Visualizing and Communicating COVID-19 Data Effectively; A Technical Analysis of International Responses to COVID-19

Moder, Edward, School of Engineering and Applied Science, University of Virginia
Baritaud, Catherine, EN-Engineering and Society, University of Virginia
Qi, Yanjun, EN-Comp Science Dept, University of Virginia

The COVID-19 pandemic has taken hundreds of thousands of lives to date, and digital technologies have been an integral weapon for humanity in the fight against this deadly disease. The technical project that was pursued was a COVID-19 dashboard, used both to track key metrics about the pandemic, as well as to notify people of changes in these metrics in the user’s chosen area. The end goal was to provide a tool for people to understand and avoid the novel coronavirus in as informed a way as possible by reducing the friction between the end user and several sources of information available to them. The tightly coupled STS research paper then seeks out different technological approaches employed around the world to mitigate the spread of COVID-19, and it analyzes the efficacy of these technologies on a global scale. By both proposing and researching technologies that are designed to fight the ongoing pandemic, the technical and STS components are closely related.
At the beginning of the pandemic, information about the novel coronavirus and its spread was extremely scattered and decentralized. In order to combat this problem, my technical group proposed a tool to gather information from different sources and present it to users through an intuitive, interactive heat map. The notification system embedded in this application would allow for greater interactivity between users and important metrics about the pandemic, allowing users to stay safe and avoid areas of high spread. By signing up for notifications, the burden of seeking information no longer falls on the users, as the information they need will now be delivered directly to them. This makes it easy for people to stay safe during such dangerous times.
The technical proposal resulted in a functioning prototype of both the heat map and the notification system, which can both be used to keep people informed about the dangers of the coronavirus. The technical report outlines several key details about the nature of the proposal, including what sources the information may come from, what platforms would be used for development and deployment, and more. The proposal also includes suggestions on future work, including expanding the platform beyond just the United States, or gathering and consolidating information from several different sources at once to provide to the end user.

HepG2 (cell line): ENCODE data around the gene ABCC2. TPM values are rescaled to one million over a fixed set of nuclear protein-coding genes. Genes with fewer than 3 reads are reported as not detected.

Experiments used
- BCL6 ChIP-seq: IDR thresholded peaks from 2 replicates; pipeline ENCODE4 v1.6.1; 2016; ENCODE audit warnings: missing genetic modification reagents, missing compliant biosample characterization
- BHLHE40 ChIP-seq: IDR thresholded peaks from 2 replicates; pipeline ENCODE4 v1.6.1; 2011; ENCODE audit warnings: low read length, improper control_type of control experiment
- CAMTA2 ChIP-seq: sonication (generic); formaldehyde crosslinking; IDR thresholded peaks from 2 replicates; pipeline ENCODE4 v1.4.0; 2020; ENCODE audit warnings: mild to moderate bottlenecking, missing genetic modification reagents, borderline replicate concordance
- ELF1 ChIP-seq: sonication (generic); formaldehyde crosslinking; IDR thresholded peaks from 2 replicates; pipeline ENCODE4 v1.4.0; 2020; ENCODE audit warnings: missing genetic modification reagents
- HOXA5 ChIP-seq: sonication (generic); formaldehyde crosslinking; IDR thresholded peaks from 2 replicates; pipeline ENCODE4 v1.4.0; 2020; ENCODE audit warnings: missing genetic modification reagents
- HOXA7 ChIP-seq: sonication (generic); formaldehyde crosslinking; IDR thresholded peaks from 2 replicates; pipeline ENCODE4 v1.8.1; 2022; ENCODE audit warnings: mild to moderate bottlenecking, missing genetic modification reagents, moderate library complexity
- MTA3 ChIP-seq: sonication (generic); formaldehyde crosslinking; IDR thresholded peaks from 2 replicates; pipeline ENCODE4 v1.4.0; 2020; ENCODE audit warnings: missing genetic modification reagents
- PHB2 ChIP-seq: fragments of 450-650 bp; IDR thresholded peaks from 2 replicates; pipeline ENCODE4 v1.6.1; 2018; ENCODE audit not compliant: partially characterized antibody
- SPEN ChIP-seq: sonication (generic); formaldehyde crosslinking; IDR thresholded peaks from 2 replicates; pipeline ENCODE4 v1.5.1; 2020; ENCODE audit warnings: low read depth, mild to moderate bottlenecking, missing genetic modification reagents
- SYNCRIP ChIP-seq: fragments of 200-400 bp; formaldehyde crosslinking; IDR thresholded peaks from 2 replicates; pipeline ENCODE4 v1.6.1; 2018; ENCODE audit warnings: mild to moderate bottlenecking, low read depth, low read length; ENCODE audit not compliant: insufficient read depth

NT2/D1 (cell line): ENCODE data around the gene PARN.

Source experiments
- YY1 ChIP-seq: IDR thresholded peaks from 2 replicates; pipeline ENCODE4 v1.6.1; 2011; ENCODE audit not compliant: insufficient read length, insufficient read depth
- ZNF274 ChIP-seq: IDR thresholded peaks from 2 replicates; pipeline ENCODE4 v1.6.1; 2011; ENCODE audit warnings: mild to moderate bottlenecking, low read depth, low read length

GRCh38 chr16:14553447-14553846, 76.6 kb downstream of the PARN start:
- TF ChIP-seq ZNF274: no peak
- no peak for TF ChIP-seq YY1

The accompanying STS research paper sought to discover other technological measures being used around the world to monitor and mitigate the spread of COVID-19. In addition, by analyzing these techniques at ethical, practical, and sociotechnical levels, the goal of the STS research paper was to determine which of these technologies could feasibly be deployed on a much larger, global scale. Several scholarly journals and reputable newspapers were consulted to find case studies and information about the deployment of certain technologies in countries outside of the United States.
The STS research paper mostly focused on three technological measures: artificial intelligence (AI), telemedicine, and GPS and travel history tracking at a personal level. It is concluded in the paper that AI and telemedicine are viable solutions to employ around the world, with the understanding that AI must only use anonymized data in the development of its models, as well as the understanding that telemedicine is only a viable solution in the short term. GPS and travel tracking, on the other hand, are not viable global mitigation strategies due to major ethical and practical concerns.
The goal of an engineer and of a computer scientist should always be to use technology to help people and to make the world a better place. By proposing and analyzing technologies that help prevent the spread of a truly deadly and highly infectious disease, this mission has been accomplished through both the technical project and the STS research paper. The technologies discussed in each of these reports have the capability to save lives during this pandemic, as well as any and all future worldwide epidemiological crises.

BS (Bachelor of Science)
COVID-19, Social Construction of Technology, International

School of Engineering and Applied Science
Bachelor of Science in Computer Science
Technical Advisor: Yanjun Qi
STS Advisor: Catherine Baritaud
Technical Team Members: Evan Bernard, Matthew Hoffman

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